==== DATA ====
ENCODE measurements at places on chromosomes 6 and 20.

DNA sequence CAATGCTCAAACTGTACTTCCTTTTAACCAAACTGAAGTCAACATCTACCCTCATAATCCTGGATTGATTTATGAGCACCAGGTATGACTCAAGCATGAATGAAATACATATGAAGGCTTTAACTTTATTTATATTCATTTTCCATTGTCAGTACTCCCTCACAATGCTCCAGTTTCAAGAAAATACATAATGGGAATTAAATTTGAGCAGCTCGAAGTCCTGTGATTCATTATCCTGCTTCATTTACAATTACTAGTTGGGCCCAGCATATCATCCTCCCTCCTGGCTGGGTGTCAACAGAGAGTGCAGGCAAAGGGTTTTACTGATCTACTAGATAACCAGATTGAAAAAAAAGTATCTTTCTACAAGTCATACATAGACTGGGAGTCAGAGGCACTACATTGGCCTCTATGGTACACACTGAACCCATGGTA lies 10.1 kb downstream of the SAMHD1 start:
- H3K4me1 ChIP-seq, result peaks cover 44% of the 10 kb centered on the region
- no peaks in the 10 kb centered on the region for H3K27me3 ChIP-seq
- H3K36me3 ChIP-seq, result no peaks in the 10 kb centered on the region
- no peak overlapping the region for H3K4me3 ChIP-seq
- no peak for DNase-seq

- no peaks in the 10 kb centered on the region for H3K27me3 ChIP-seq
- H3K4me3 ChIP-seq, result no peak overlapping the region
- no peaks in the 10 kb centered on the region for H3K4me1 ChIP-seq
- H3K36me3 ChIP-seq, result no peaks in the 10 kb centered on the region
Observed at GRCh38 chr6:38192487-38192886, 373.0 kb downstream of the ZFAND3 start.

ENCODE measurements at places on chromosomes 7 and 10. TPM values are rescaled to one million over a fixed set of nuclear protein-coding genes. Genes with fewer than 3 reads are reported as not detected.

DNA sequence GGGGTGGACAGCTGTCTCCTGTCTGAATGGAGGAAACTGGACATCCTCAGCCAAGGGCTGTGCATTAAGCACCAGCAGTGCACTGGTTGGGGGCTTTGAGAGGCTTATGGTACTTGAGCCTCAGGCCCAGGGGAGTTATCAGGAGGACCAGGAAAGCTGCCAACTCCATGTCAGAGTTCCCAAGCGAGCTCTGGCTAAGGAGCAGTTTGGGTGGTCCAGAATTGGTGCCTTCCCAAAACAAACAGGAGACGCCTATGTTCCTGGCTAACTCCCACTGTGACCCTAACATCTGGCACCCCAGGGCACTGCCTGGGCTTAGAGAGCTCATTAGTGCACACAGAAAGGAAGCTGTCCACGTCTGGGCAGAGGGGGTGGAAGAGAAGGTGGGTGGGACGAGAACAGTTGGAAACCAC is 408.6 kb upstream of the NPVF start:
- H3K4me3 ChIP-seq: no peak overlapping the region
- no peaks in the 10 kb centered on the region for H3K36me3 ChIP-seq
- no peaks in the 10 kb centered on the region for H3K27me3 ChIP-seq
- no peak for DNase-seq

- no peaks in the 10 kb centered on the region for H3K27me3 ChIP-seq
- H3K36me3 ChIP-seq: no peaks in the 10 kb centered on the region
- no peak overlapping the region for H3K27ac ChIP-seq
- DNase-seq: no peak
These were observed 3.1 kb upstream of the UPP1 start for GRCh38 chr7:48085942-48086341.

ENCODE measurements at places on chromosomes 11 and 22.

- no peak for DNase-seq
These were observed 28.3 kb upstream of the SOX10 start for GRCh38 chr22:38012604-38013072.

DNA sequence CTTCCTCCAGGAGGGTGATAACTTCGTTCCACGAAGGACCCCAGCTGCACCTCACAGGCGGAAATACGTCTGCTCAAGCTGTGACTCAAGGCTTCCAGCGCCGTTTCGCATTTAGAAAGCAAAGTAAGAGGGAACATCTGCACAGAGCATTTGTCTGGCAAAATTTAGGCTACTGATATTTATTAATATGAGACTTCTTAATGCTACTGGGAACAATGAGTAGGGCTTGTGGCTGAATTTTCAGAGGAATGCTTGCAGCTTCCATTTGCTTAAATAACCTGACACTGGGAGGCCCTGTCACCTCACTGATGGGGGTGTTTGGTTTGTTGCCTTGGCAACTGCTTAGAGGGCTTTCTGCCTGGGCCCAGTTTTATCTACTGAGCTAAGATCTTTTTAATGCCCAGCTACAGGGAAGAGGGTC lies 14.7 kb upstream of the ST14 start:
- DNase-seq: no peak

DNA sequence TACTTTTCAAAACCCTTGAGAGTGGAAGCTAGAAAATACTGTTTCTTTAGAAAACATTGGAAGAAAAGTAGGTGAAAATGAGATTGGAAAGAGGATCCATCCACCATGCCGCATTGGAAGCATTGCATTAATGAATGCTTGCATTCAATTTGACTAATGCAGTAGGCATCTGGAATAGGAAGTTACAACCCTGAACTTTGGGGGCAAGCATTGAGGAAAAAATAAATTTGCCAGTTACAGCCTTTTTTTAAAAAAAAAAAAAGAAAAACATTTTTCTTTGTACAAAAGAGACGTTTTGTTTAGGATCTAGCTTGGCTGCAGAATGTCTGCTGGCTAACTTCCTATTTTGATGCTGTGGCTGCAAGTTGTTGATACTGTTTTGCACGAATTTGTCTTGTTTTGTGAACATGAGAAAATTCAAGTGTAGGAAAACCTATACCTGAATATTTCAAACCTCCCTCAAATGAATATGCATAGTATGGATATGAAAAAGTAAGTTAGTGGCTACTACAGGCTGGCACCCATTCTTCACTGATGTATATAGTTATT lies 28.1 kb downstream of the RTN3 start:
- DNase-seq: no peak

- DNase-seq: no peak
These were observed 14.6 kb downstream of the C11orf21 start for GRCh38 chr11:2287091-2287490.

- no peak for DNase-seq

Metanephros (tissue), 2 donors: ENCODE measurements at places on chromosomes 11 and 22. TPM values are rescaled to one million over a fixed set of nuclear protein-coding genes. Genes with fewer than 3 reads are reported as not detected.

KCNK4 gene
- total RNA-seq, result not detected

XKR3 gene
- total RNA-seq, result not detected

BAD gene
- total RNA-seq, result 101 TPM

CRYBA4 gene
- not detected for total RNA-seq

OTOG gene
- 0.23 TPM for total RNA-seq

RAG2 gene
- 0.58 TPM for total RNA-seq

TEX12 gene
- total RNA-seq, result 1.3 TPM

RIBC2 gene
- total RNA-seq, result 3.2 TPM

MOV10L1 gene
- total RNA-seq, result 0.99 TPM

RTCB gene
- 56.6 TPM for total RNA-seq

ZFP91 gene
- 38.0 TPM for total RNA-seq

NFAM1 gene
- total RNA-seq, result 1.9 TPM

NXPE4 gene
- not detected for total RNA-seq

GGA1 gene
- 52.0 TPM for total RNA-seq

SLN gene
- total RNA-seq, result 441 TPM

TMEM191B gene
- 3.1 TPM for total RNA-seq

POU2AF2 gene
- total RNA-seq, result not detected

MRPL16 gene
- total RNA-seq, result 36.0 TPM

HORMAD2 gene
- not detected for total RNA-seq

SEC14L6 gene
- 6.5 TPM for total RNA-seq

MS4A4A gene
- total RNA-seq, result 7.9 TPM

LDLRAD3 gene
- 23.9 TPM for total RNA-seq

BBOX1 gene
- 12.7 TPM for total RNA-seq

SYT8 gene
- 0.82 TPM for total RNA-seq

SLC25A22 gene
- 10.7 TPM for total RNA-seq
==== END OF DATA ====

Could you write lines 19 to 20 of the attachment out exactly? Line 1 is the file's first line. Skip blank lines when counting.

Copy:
- no peaks in the 10 kb centered on the region for H3K27me3 ChIP-seq
- H3K36me3 ChIP-seq: no peaks in the 10 kb centered on the region